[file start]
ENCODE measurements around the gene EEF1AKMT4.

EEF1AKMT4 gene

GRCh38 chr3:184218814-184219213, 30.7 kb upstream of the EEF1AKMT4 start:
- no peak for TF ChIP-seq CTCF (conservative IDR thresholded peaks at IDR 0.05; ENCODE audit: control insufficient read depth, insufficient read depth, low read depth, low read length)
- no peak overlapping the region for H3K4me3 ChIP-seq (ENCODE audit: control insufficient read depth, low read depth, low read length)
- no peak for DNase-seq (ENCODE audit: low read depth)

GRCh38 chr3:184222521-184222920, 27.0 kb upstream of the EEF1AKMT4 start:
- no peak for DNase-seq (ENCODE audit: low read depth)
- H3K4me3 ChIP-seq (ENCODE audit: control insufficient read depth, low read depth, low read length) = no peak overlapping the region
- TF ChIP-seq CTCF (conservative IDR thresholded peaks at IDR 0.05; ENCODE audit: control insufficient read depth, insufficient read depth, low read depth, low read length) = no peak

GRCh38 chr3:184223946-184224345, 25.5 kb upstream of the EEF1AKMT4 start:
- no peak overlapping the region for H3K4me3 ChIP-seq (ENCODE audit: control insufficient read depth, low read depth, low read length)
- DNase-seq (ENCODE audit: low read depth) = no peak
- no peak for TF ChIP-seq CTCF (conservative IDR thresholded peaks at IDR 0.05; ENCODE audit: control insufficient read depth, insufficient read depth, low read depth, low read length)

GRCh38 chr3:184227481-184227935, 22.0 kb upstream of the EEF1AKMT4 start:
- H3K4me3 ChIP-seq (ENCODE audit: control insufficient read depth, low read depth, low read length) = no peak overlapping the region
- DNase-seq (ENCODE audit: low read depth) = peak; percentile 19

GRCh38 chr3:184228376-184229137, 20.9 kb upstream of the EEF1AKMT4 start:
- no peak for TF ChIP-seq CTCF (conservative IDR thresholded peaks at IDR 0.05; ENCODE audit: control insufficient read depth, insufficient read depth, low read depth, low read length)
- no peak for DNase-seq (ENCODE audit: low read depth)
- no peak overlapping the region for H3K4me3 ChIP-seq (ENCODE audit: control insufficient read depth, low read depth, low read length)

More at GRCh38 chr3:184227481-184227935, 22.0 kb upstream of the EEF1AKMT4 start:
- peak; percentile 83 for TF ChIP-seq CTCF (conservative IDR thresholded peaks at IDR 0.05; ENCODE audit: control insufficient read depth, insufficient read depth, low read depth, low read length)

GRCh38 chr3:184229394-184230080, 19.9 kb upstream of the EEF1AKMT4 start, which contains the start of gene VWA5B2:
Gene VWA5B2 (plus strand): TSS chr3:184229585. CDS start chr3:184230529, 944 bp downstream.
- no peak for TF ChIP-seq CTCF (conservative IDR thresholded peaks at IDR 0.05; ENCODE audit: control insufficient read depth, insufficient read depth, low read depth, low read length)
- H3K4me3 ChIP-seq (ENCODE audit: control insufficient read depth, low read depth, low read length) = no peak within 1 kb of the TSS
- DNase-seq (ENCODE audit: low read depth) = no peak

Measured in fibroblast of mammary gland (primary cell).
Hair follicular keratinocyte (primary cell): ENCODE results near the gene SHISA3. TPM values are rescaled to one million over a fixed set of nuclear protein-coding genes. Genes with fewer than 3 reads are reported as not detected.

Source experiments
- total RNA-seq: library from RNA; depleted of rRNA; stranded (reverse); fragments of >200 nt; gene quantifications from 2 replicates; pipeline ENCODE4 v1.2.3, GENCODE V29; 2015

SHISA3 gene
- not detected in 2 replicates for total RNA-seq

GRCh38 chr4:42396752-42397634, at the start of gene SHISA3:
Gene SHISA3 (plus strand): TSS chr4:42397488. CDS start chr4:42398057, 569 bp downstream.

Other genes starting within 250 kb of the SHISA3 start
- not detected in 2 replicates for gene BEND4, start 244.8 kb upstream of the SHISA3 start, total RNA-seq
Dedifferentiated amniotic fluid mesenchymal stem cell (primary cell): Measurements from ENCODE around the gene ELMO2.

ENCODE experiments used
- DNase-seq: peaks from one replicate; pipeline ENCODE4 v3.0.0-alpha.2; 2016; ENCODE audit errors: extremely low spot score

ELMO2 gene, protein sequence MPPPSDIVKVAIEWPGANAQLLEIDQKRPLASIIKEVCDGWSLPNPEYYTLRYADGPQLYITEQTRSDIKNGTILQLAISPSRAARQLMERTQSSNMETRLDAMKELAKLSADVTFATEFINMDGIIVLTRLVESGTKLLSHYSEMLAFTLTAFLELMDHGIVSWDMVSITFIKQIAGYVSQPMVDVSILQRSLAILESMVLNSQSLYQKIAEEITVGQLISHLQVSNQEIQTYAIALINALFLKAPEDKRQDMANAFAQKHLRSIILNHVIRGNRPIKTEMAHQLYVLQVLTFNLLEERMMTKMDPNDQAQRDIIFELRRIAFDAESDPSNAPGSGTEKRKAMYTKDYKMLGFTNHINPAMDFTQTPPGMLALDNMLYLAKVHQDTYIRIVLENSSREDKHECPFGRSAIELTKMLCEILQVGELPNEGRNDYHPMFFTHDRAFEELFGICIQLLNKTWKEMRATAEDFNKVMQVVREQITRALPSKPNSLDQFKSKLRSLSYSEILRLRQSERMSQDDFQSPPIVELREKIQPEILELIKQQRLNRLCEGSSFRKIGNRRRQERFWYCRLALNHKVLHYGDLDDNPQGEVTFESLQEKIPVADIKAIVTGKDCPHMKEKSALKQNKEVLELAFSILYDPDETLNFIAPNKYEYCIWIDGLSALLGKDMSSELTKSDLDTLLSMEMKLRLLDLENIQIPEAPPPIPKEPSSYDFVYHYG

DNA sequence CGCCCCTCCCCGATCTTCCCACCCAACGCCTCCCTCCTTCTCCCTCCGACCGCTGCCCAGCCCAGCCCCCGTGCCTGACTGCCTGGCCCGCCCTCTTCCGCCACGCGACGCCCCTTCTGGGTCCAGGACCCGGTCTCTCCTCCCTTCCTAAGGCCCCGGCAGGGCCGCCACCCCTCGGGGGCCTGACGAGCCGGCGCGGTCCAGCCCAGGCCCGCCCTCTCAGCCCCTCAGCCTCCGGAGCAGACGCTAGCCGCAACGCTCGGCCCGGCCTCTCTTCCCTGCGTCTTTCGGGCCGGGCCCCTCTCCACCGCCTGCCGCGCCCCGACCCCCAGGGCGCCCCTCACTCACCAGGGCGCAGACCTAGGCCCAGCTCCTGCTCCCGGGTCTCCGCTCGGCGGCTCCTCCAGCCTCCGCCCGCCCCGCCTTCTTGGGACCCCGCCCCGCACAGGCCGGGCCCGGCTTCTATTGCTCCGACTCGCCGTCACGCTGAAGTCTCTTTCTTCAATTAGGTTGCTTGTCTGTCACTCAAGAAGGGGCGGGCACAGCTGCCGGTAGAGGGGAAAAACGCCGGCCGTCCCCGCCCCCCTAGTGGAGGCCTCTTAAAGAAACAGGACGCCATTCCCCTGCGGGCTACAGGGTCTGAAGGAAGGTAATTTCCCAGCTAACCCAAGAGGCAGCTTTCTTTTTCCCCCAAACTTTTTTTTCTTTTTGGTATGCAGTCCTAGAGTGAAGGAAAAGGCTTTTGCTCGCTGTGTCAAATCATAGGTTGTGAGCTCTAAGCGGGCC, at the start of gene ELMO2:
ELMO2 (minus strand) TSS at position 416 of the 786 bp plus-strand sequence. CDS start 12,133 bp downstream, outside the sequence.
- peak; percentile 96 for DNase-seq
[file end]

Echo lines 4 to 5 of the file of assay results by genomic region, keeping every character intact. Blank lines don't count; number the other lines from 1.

- no peak for TF ChIP-seq CTCF (conservative IDR thresholded peaks at IDR 0.05; ENCODE audit: control insufficient read depth, insufficient read depth, low read depth, low read length)
- no peak overlapping the region for H3K4me3 ChIP-seq (ENCODE audit: control insufficient read depth, low read depth, low read length)